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Do drug formulary policies reflect evidence of value
Quantitative Health Sciences Publications and Presentations
  • Peter J. Neumann, Harvard School of Public Health
  • Pei-Jung Lin, University of North Carolina Chapel Hill
  • Dan Greenberg, Harvard School of Public Health
  • Marc Berger, Merck and Co
  • Steven M. Teutsch, Merck and Co, Inc.
  • Edward Mansley, Merck and Co, Inc.
  • Milton C. Weinstein, Harvard School of Public Health
  • Allison B. Rosen, University of Massachusetts Medical School
UMMS Affiliation
Department of Quantitative Health Sciences
Publication Date
Document Type
Boston; Cost Savings; Cost-Benefit Analysis; Decision Making, Organizational; Deductibles and Coinsurance; Drug Costs; Evidence-Based Medicine; Florida; Formularies as Topic; *Health Policy; Health Services Needs and Demand; Humans; Insurance Coverage; Insurance, Pharmaceutical Services; Medicaid; Organizational Policy; Outcome Assessment (Health Care); Patient Selection; Pharmacy and Therapeutics Committee; Quality-Adjusted Life Years; Registries; Reimbursement, Incentive
OBJECTIVE: To investigate the extent to which preferred drug lists and tiered formularies reflect evidence of value, as measured in published cost-utility analyses (CUAs). METHODS: Using 1998-2001 data from a large registry of cost-effectiveness analyses, we examined the 2004 Florida Medicaid preferred drug list and the 2004 Harvard Pilgrim Pharmacy Program 3-tier formulary, and compared cost-utility ratios (standardized to 2002 US dollars) of drugs with preferred and nonpreferred status. RESULTS: Few drugs on the formularies had any cost-utility data available. Of those that did, median cost-utility ratios were somewhat higher (less favorable) for Florida's preferred drugs compared with the nonpreferred drugs (25,465 dollars vs 13,085 dollars; P = .09). Ratios did not differ for drugs on tiers 1 and 2 of the Harvard Pilgrim formulary, although they were higher for tier 3 and for excluded drugs (18,309 dollars, 18,846 dollars, 52,119 dollars, and 22,580 dollars, respectively; P = .01). Among therapies reported to be cost-saving or to have cost-utility ratios below 50,000 dollars, 77% had favored status in Florida Medicaid and 73% in Harvard Pilgrim. Among dominated drug interventions (reported to be more costly and less effective than alternatives), 95% had favored status in Florida Medicaid and 56% in Harvard Pilgrim. CONCLUSIONS: This study underscores the paucity of published cost-utility data available to formulary committees. Some discrepancies prevail between the value of drugs, as reflected in published cost-utility ratios, and the formulary placement policies of 2 large health plans.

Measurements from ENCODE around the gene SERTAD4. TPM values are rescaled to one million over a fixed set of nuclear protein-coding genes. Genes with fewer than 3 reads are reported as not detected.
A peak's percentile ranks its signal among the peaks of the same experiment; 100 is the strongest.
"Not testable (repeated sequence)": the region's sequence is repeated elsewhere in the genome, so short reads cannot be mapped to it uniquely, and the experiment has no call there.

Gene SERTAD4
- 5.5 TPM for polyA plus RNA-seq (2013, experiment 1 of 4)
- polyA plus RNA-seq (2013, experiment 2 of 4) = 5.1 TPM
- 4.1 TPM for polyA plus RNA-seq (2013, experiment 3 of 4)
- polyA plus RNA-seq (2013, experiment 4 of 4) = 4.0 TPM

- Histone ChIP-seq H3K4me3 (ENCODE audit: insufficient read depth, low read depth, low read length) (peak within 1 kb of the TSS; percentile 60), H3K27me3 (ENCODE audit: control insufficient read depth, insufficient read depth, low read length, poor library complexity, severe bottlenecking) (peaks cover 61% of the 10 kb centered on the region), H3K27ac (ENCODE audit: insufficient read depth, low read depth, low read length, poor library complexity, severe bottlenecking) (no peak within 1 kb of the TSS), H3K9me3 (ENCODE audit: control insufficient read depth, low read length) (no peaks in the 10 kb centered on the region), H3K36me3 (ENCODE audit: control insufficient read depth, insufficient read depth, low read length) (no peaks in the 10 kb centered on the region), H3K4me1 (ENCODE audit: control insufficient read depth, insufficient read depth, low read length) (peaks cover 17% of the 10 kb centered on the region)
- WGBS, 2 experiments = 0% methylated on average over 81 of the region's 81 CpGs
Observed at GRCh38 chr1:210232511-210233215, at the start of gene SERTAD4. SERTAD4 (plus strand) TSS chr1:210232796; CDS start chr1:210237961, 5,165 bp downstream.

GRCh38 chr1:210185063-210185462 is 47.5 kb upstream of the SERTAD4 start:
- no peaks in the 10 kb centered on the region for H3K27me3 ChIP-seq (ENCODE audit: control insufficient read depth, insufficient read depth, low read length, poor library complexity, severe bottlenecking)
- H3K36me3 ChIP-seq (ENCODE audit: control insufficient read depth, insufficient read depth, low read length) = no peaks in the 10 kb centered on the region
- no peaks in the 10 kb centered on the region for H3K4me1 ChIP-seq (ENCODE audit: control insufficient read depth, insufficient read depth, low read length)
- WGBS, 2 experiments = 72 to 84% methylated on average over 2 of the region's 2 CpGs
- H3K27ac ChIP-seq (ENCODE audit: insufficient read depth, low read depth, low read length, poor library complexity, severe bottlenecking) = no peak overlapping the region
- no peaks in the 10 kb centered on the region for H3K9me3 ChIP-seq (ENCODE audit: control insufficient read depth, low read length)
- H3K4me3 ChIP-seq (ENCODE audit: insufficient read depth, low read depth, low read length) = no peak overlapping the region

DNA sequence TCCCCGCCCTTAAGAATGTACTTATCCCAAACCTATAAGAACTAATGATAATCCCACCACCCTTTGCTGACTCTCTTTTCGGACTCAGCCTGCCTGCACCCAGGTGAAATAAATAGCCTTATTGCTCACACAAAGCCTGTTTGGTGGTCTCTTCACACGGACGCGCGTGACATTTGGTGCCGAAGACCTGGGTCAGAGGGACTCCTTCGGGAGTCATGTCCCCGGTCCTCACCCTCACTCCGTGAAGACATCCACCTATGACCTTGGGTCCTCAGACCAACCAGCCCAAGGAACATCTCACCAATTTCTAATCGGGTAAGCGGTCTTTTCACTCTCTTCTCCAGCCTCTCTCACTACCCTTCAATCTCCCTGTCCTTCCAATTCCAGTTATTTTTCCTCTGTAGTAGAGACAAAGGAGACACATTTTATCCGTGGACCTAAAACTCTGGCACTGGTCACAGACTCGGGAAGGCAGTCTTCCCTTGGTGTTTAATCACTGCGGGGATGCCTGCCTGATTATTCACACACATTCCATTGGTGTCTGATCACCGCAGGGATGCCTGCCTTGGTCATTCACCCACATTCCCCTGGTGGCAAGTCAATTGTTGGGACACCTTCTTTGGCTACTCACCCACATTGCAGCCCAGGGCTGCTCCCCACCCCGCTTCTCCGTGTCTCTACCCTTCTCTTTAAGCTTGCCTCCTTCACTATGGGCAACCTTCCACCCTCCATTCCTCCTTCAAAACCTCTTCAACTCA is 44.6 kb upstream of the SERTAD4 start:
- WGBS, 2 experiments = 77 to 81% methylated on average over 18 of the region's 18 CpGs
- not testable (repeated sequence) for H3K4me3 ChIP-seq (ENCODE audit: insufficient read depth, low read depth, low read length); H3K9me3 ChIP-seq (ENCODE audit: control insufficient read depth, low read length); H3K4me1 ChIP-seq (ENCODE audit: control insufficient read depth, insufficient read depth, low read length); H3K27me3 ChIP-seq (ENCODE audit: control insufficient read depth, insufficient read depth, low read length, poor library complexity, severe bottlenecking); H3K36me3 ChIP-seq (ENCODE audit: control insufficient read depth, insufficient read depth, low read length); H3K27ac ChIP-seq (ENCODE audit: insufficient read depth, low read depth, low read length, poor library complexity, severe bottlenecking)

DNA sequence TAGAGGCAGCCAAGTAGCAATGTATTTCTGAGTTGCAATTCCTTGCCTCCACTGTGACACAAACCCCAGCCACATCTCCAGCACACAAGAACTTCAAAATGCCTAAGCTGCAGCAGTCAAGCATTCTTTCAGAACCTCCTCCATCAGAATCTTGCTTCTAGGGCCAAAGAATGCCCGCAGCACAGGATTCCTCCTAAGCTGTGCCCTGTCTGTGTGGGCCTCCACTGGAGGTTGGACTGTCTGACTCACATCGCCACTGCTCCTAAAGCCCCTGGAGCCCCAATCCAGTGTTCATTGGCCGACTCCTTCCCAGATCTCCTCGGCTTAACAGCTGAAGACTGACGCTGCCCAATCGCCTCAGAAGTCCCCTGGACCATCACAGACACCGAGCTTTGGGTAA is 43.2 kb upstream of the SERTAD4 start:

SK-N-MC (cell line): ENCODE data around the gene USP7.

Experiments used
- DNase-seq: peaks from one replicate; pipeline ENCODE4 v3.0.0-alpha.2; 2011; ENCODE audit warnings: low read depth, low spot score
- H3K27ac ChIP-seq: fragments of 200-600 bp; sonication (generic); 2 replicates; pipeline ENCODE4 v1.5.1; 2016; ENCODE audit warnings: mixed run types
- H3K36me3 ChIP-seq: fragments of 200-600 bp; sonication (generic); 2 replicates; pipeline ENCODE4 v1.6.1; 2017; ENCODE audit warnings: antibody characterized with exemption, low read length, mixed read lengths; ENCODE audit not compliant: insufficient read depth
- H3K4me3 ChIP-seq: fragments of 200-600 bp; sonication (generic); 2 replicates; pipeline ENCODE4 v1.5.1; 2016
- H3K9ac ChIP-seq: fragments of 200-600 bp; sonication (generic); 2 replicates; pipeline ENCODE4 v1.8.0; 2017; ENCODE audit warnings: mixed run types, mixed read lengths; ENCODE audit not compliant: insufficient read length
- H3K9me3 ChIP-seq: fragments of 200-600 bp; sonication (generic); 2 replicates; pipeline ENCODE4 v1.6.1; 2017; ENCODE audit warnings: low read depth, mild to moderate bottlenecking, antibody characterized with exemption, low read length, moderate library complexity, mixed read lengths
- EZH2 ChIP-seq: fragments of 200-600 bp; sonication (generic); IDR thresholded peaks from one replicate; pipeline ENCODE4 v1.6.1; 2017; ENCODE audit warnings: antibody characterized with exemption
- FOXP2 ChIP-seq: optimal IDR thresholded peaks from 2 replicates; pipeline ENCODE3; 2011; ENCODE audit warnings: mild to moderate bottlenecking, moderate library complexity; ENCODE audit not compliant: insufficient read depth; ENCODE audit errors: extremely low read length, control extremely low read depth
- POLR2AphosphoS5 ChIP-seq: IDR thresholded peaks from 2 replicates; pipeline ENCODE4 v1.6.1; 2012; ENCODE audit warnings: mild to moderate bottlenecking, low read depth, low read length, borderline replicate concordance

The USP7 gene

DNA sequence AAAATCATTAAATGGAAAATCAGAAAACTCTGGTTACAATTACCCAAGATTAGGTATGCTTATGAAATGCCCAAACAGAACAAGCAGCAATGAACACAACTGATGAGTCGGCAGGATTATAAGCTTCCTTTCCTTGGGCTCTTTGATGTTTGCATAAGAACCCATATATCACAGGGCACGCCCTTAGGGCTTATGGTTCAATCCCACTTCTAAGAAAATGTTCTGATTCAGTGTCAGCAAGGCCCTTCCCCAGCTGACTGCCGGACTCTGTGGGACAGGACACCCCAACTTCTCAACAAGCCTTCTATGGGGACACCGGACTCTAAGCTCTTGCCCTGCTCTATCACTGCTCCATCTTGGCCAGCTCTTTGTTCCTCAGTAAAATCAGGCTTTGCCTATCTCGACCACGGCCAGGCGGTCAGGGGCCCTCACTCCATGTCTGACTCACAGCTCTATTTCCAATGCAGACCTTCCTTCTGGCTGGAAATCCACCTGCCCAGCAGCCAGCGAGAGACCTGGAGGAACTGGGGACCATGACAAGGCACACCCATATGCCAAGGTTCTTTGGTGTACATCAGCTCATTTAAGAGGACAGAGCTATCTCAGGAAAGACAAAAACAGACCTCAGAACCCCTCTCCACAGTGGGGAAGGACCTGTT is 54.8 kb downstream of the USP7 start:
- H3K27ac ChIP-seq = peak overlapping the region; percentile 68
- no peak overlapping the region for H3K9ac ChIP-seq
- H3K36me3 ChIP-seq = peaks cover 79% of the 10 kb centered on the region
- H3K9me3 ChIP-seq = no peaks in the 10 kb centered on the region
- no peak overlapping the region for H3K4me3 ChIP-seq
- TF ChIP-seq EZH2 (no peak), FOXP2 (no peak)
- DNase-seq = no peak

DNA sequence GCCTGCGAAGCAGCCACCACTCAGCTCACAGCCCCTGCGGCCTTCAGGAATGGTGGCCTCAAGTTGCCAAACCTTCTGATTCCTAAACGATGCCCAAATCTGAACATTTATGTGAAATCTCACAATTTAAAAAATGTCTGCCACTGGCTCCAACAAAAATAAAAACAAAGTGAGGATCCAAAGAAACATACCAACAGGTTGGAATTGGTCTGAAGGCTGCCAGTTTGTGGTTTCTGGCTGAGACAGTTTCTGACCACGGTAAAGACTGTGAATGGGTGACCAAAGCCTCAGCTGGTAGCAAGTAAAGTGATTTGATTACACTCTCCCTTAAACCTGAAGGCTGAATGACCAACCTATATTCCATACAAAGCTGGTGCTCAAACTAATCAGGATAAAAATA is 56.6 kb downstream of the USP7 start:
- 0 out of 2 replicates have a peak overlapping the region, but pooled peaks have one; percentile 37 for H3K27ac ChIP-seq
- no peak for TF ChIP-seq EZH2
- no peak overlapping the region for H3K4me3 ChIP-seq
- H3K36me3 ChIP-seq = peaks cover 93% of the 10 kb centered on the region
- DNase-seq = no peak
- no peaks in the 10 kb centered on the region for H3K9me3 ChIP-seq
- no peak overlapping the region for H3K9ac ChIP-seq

Am J Manag Care. 2006 Jan;12(1):30-6.
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Citation Information
Peter J. Neumann, Pei-Jung Lin, Dan Greenberg, Marc Berger, et al.. "Do drug formulary policies reflect evidence of value" Vol. 12 Iss. 1 (2006) ISSN: 1088-0224 (Linking)
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